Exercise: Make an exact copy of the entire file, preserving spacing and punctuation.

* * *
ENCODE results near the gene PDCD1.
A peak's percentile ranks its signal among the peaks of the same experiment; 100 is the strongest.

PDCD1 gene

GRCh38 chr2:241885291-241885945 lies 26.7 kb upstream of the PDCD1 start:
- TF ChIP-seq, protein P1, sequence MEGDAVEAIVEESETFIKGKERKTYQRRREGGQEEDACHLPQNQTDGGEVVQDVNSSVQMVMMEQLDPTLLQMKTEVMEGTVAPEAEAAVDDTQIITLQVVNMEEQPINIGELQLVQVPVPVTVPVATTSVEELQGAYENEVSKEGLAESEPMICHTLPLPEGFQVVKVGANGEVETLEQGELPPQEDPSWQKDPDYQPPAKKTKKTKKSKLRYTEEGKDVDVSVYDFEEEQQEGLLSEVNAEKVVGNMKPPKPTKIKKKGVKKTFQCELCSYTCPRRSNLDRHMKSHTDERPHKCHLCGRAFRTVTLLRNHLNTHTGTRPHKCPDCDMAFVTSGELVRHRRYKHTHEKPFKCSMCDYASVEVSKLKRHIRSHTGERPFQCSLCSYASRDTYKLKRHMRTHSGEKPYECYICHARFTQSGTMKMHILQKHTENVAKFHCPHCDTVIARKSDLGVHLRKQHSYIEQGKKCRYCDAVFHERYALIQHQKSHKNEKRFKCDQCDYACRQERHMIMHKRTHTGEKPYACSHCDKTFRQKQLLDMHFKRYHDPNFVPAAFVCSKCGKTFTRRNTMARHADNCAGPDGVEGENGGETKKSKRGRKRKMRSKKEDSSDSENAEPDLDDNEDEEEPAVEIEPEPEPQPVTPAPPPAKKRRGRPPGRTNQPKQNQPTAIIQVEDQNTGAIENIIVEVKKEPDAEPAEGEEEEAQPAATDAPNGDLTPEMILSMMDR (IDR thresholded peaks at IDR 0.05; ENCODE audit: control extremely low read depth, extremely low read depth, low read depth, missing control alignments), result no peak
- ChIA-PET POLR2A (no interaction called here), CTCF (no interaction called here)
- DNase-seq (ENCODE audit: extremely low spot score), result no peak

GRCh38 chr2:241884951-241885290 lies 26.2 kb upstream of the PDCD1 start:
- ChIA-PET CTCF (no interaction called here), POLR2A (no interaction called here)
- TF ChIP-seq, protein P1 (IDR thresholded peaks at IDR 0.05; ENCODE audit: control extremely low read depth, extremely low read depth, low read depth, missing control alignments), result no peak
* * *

ENCODE results near the gene PDCD1.
A peak's percentile ranks its signal among the peaks of the same experiment; 100 is the strongest.

PDCD1 gene

GRCh38 chr2:241885291-241885945 lies 26.7 kb upstream of the PDCD1 start:
- TF ChIP-seq, protein P1, sequence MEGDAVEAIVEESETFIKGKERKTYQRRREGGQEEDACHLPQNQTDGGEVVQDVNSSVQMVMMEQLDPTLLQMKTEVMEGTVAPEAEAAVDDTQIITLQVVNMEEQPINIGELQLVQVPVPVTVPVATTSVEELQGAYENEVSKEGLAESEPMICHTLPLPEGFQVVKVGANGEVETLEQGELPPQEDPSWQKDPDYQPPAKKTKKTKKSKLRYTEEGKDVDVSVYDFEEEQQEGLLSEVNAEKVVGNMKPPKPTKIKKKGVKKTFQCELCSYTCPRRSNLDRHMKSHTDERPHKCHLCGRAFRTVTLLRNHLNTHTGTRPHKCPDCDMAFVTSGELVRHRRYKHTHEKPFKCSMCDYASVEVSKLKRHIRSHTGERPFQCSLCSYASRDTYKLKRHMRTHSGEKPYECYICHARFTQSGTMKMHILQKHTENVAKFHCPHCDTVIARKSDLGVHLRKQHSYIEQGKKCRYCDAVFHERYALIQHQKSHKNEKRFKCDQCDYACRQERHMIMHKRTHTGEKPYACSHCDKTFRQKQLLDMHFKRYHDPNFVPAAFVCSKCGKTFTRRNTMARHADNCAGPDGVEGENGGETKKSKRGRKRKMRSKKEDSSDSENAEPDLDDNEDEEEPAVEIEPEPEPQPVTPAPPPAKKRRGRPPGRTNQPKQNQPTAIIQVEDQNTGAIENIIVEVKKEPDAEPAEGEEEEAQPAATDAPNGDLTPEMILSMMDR (IDR thresholded peaks at IDR 0.05; ENCODE audit: control extremely low read depth, extremely low read depth, low read depth, missing control alignments), result no peak
- ChIA-PET POLR2A (no interaction called here), CTCF (no interaction called here)
- DNase-seq (ENCODE audit: extremely low spot score), result no peak

GRCh38 chr2:241884951-241885290 lies 26.2 kb upstream of the PDCD1 start:
- ChIA-PET CTCF (no interaction called here), POLR2A (no interaction called here)
- TF ChIP-seq, protein P1 (IDR thresholded peaks at IDR 0.05; ENCODE audit: control extremely low read depth, extremely low read depth, low read depth, missing control alignments), result no peak